PEACE IN THE MIDDLE EAST
Nothing so underscores how essential the American peacekeeping role is than our current efforts in the Middle East. Since the October 1973 War, our Middle East policy has been based on the following three principles.
--First, a firm resolution to work for a just and lasting settlement of the Arab-Israeli conflict taking into account the legitimate interests of all states and peoples in the area, including the Palestinians.
--Second, a commitment to the improvement of our relations with all the states of the Middle East on a bilateral basis, maintaining our support for Israel's security while strengthening our relations with the Arab countries.
--Third, continued dedication to avoiding great power confrontation in the Middle East.
The October 1973 War was the fourth, and most devastating, round of hostilities between Arab and Israeli forces. Moreover, the impact of this last collision between opposing forces was not confined to the Middle East. The spectre of armed confrontation between the United States and the Soviet Union hung over the crisis. Disruption of the economies of Western Europe, Japan and other nations was an important by-product of the conflict. In addition, the likelihood existed that the period immediately after October 1973 would merely represent a pause between the fourth and fifth rounds of conflict.
The quest for peace in the area was of the highest priority. Our most immediate objective was to encourage the disengagement of the contending military forces. Disengagement was accomplished in 1974. This year, we dedicated ourselves to the goal of withdrawal in the Sinai--and an agreement was negotiated as a result of the efforts of Secretary of State Kissinger. We believe that the step-by-step approach to negotiations offers the best prospects for establishing an enduring peace in the region. We expect to proceed on an incremental basis to the next stage of negotiation within the near future.
I believe the hope for a lasting solution to the Arab-Israeli dispute is stronger today than at any time in the previous quarter century. A new era also is opening in our relations with Arabs and Israelis. This security assistance program will give substance to these new relationships and help preserve the momentum toward peace.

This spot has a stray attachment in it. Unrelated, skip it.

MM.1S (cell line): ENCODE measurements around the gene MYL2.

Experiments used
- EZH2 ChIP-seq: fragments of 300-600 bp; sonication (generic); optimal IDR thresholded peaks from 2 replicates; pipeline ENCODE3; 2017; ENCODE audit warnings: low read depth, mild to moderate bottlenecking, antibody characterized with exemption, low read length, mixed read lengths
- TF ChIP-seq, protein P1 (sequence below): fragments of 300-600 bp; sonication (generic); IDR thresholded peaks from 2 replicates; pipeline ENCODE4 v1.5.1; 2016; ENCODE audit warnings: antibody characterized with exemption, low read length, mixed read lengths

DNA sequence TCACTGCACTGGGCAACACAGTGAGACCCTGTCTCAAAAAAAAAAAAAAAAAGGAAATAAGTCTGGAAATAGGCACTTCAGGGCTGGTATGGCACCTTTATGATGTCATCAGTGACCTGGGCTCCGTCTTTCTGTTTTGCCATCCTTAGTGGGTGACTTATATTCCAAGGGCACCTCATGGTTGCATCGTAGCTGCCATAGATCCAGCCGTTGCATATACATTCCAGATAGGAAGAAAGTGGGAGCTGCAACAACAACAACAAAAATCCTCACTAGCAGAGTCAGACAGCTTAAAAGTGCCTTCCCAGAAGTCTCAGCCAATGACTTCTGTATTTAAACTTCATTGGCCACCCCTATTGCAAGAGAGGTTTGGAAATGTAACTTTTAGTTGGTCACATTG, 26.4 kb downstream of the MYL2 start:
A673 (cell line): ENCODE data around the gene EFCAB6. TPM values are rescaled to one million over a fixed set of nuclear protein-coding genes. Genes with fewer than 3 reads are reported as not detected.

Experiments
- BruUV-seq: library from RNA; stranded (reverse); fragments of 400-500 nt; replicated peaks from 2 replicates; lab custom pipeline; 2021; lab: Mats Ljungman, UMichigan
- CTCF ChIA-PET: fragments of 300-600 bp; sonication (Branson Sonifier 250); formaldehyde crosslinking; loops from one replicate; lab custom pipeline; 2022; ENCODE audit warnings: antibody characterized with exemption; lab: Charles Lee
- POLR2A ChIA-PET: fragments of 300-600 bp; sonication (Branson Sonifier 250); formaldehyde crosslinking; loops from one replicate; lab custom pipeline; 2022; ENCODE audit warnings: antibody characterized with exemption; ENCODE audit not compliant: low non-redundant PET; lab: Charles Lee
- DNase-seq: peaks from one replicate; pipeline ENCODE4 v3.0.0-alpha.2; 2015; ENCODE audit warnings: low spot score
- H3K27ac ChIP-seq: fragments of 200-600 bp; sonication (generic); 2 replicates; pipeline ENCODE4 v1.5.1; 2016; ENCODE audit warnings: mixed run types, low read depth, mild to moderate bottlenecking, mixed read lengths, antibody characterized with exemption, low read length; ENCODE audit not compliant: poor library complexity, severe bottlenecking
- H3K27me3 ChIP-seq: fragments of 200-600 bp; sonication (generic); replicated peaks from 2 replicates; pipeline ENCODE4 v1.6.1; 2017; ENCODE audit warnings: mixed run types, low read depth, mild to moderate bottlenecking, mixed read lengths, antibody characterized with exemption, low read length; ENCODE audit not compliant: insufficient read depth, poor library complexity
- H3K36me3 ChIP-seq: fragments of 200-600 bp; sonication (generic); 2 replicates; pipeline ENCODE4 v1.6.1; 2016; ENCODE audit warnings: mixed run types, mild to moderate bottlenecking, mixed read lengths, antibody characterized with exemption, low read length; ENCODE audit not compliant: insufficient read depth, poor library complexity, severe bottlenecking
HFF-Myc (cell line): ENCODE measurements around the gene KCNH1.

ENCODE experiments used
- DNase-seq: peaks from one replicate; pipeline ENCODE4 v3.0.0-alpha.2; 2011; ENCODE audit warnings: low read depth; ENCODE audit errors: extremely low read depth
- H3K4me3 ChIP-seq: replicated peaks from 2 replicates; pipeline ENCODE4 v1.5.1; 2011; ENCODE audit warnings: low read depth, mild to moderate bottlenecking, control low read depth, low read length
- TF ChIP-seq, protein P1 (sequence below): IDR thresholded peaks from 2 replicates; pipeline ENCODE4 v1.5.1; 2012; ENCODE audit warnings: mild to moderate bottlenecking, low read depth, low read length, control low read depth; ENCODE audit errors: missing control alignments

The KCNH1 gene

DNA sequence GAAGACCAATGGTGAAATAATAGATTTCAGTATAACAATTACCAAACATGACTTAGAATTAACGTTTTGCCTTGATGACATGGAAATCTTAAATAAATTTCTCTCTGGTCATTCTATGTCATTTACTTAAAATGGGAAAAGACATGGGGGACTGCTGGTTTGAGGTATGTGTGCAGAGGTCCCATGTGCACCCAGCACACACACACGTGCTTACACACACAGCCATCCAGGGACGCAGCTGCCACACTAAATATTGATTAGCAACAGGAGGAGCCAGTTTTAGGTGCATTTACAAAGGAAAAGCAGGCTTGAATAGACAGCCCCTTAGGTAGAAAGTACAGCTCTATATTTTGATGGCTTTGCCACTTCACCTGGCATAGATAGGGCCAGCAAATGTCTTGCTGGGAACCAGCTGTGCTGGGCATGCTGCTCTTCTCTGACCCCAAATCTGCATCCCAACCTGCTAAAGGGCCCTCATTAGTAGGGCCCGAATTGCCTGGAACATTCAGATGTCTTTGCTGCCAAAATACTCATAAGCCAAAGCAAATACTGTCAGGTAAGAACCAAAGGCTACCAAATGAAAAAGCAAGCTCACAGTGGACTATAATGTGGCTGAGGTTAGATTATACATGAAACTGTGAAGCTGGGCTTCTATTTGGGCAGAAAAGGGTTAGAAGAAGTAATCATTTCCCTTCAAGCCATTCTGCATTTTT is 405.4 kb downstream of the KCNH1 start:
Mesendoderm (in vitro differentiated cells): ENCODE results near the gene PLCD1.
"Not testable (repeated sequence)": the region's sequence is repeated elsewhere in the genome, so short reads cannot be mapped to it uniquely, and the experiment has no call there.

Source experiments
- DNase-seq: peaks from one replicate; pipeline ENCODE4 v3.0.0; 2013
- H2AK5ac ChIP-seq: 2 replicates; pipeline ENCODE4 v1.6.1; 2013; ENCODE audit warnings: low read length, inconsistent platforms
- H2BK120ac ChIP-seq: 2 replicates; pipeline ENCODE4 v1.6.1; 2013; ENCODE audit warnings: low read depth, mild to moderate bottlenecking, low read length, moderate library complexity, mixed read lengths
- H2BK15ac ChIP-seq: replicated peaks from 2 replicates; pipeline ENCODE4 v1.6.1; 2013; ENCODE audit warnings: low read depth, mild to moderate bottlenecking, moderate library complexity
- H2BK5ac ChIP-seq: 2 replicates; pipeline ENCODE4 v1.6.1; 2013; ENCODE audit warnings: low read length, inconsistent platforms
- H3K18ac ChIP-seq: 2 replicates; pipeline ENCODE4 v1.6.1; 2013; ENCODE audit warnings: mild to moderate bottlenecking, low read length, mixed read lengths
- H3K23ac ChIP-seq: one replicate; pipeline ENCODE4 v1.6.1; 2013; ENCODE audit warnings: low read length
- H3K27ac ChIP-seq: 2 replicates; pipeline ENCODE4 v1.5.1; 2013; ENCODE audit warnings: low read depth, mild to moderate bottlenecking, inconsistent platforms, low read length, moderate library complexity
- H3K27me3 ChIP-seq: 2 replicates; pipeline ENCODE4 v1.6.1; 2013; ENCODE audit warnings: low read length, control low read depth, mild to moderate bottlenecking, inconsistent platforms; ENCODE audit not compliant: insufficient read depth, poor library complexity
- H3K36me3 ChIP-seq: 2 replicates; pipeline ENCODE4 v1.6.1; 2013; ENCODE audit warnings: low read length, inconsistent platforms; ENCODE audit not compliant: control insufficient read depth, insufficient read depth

My proposals have three basic purposes:
--First, to provide Israel with the assistance needed to maintain security and to persevere in the negotiating process.
--Second, to give tangible expression to our new and fruitful relations with the Arab nations most directly involved and to encourage those which are seriously prepared to work for peace.
--Third, to encourage the peaceful development of the area, thereby reducing the incentives to violence and conflict.
The Security Assistance Program I am transmitting to Congress is heavily weighted with requirements to sustain the peace in the Middle East. Fully 70 percent of the program for fiscal year 1976 is to be concentrated in this region.
--For Israel, $740 million in security supporting assistance and $1,500 million in military credits. Israel's ability to defend herself and to relieve some of the burdens of her defense reduces the prospect of new conflict in the Middle East.
--For Egypt, $750 million in supporting assistance. Egypt has made the bold decision to move from confrontation to negotiation as a means of resolving the Arab-Israeli dispute. Its leaders also must cope with serious economic problems whose resolution the United States is in a position to assist.
--For Jordan, $100 million in military assistance grants, $78 million in security supporting assistance, and $75 million in military credit sales. This assistance will strengthen Jordan's ability to hold to the course of moderation it has consistently followed.
--For Syria, $90 million in security supporting assistance. This assistance will enable our development cooperation with Syria to go forward, furthering our efforts to re-establish more normal bilateral relations.
--In addition, I am recommending a Special Requirements Fund this fiscal year of $50 million. The fund is to be used to reinforce the peace process in the area and, in particular, to defray the costs of stationing American civilian technicians in the Sinai area.
All of this aid will contribute to the confidence that Middle Eastern nations must have in the United States if we are to maintain our momentum toward peace.
Sources: Public Papers of the President